1A noncommissioned officer commanding the drummers of a regimental band.
- ‘The drum major, in his tall black fur hat, face-to-face with Reagan, smartly saluted his departing commander in chief.’
- ‘Now that our drum major has decided to arrive, we can go out to the field.’
- ‘It seems she should still be out there in front of the band leading us onto the field as our drum major, not arranging a burial service for her son.’
2The leader of a marching band, who often twirls a baton.
- ‘Funny enough, I also ran into Doug, a friend of mine from high school who was our drum major in the band.’
- ‘I was a drum major because I wanted to be out there at halftime entertaining.’
- ‘When I got on the bus for the trip I couldn't get my stuff out to write because I was cramped into a little space between a drum major, a friend of mine, and another friend of mine behind me.’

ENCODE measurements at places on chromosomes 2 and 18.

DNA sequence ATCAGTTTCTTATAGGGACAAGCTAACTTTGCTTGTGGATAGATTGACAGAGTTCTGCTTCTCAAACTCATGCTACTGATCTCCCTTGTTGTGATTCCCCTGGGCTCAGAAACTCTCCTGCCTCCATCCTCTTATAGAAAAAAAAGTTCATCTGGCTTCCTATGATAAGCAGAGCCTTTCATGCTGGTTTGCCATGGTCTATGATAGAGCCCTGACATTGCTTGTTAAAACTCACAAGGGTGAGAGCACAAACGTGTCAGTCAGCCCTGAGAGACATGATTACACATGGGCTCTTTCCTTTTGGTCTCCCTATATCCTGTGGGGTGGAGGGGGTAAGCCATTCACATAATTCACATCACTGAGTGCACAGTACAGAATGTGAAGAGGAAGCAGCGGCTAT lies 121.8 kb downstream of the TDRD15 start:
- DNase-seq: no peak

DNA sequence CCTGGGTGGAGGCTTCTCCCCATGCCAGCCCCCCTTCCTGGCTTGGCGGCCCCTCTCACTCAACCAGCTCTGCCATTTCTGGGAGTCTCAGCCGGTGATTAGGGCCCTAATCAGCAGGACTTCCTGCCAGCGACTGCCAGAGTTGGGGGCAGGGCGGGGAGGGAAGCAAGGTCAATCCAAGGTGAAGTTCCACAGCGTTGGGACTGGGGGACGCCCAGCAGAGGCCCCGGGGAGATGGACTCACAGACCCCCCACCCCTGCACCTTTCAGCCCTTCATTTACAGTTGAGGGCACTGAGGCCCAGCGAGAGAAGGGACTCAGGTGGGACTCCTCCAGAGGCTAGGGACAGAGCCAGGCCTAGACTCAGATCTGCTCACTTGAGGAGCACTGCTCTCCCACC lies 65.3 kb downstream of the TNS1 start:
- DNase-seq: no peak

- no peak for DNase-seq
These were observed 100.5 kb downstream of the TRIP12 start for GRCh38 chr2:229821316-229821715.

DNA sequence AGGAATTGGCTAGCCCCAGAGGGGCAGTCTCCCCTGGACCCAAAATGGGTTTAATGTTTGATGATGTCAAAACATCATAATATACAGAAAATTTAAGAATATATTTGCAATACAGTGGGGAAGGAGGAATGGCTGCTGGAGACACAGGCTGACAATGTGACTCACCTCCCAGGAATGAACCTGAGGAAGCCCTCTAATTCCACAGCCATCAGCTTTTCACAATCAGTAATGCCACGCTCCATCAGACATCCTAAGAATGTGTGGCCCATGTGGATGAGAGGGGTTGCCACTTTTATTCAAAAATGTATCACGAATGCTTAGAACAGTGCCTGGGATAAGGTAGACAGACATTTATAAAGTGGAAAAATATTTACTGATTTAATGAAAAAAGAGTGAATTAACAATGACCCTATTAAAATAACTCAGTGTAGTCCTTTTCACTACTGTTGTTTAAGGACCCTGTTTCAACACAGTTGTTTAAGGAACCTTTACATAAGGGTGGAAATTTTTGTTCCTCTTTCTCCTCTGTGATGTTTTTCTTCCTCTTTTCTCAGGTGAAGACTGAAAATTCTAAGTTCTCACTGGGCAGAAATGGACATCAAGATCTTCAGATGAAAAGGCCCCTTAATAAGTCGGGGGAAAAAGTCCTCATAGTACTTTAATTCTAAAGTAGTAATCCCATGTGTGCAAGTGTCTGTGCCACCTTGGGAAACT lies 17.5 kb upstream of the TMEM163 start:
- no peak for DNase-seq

- ‘She played the cornet before becoming our drum major in 2001.’
- ‘I served the organization as a section leader, drill assistant and ultimately as a drum major.’
- ‘He was the drum major, she was the guard captain.’
- ‘Jen, the senior drum major, was tapping her foot impatiently as they finished ‘Are you done now?’’
- ‘She's a genius, a man-hater and the head drum major for our state wide championship marching band.’
- ‘However, the true highlight of the evening was when our drum major Sean asked our band director if he could conduct our field show when we were to play it in the stands at halftime.’
- ‘And they took a broomstick and then they stole the brass knob of the bed and they put it on the broomstick and he became the drum major of that band.’
- ‘It's the drum major whose kinetic energy electrifies them all.’
- ‘One of the two drum majors, a tall, brown-haired boy, got on the podium, called their instruments up, and they began to play.’
- 2.1 A member of a baton-twirling parading group.
We take a look at several popular, though confusing, punctuation marks.